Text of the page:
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Posts Tagged ‘print ads’

Your Q3 ad campaigns are now graded.  You will receive the scores on each section, along with commentary specific to your group, in class; this post will document the process by which you should have produced your project — and general commentary about what went right and wrong.

First, an explanation of the feedback given in class.  Your dossier was scored along the four categories of the Ad Campaign Dossier Rubric distributed early in the process; similarly, this Print Ad Rubric, also distributed early in the process, breaks down the four categories of the creative component.  You can load the Overview/Breakdown, too, to remind yourself of the checklist you were given, since these pieces were incorporated into the two halves of the rubric.  Each category is scored twice: first, out of nine, according to the levels of effectiveness outlined through the DAMAGES rubric; second, out of 27, determined by multiplying the first score by three.  This yields two scores out of 100 — which, you’re right, means a 104/100 is possible.

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Ads of the World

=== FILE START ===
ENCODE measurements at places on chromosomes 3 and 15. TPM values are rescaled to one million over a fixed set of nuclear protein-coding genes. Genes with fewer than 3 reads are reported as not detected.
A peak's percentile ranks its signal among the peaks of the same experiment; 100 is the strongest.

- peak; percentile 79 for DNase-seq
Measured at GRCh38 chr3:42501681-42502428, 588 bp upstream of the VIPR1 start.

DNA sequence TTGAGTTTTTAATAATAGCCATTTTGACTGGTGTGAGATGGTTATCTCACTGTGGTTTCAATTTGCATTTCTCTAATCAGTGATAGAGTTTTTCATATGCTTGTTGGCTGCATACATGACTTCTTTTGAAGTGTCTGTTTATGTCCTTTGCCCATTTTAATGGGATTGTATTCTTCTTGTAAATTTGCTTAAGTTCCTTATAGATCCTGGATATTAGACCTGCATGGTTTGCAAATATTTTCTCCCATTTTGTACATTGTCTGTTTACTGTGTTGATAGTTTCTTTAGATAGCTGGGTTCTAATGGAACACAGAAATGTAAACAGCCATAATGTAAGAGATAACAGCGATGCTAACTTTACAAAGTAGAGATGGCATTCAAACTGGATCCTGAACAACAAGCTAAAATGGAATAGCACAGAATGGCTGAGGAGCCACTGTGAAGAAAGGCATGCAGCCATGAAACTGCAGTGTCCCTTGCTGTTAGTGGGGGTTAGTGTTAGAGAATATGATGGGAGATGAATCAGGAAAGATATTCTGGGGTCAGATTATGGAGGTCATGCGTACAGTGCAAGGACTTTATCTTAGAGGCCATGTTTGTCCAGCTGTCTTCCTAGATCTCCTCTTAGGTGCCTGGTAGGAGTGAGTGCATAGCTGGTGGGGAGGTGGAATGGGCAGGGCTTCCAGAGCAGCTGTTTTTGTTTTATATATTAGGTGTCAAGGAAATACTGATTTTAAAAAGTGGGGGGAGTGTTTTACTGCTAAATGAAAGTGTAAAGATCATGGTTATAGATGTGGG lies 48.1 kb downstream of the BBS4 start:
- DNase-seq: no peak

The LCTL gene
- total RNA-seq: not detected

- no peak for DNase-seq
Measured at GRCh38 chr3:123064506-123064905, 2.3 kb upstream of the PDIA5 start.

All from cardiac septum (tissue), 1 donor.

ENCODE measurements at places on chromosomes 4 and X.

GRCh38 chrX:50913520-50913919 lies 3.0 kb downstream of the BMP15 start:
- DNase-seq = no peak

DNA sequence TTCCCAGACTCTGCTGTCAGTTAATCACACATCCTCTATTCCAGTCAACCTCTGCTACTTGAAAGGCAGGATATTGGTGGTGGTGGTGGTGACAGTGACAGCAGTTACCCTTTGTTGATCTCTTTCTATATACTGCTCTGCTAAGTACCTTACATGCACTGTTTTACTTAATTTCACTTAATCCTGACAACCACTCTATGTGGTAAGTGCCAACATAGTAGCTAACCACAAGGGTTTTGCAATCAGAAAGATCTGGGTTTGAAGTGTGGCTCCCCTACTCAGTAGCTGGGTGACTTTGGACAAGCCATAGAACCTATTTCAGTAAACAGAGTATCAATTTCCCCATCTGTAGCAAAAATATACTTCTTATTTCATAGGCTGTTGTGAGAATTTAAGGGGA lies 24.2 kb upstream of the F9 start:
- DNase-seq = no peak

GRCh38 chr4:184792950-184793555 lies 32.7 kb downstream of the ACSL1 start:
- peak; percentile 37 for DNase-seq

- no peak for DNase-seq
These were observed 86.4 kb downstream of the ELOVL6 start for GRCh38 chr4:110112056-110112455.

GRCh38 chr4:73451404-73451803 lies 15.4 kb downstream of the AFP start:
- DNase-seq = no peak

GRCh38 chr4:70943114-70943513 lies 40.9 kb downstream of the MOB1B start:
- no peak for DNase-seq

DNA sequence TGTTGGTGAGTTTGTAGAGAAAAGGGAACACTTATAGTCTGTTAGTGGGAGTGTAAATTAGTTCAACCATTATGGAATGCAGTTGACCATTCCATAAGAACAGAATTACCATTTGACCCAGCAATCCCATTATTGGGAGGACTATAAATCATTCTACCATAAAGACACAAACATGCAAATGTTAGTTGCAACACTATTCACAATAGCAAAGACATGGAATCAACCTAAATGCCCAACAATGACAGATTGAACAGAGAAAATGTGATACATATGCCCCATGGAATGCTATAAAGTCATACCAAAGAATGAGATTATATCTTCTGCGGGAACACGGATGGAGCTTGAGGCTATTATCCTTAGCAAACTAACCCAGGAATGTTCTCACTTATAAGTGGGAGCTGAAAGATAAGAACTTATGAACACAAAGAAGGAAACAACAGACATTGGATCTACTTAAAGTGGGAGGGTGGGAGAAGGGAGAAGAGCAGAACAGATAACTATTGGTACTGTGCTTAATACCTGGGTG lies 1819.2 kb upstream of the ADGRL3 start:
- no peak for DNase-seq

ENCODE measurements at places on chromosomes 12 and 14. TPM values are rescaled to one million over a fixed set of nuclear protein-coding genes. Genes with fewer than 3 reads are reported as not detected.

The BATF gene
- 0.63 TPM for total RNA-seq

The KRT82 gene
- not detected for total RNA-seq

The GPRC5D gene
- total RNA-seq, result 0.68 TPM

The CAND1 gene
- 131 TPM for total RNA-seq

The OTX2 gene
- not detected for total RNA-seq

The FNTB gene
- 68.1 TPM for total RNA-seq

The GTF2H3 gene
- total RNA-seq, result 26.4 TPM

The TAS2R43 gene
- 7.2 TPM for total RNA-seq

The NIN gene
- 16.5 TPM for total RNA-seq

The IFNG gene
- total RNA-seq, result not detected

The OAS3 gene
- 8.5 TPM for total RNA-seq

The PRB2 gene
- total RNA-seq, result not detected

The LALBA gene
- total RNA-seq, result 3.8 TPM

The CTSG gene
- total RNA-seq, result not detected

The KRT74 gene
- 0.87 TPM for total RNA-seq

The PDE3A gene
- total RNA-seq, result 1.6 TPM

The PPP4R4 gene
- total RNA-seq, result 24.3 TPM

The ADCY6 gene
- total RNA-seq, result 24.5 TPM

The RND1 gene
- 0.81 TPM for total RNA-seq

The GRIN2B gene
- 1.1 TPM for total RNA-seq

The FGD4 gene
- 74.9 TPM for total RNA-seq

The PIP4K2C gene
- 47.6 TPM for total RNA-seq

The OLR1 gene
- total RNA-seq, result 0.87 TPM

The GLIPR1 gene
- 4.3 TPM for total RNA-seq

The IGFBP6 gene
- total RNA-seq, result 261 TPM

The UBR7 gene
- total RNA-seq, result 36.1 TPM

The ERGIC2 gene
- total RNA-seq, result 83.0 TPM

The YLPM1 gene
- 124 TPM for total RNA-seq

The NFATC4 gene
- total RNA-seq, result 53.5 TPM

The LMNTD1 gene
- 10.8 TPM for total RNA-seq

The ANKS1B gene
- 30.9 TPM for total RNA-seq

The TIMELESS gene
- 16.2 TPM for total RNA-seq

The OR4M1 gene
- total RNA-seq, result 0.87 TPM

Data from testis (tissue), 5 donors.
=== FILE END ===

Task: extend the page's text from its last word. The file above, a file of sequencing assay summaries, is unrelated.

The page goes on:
In our last post, I wrote the following:

“Now that you’ve watched the commercial, you can log in and analyze it in the comments section below.  You have an open-ended prompt that is designed to spark an organic discussion:

Focusing on only one or two of the central ideas in this unit—anything from Baudrillard’s object-value philosophy to the association principal—explore how this ad is constructed, what it sells, and the extent to which it is effective.

Remember that you are earning points here as part of an adversarial discussion, not for individualized responses.”

I repeat this now to emphasize the point of these blogs: to have you talking with each other while analyzing a text (here defined as an advertisement).  You are part of the process of turning these organic discussions into course assessments; you do not have direct control of the gradebook, but you do have my ear.  And I will play the grading portion of this by ear (just to mix metaphors a bit).

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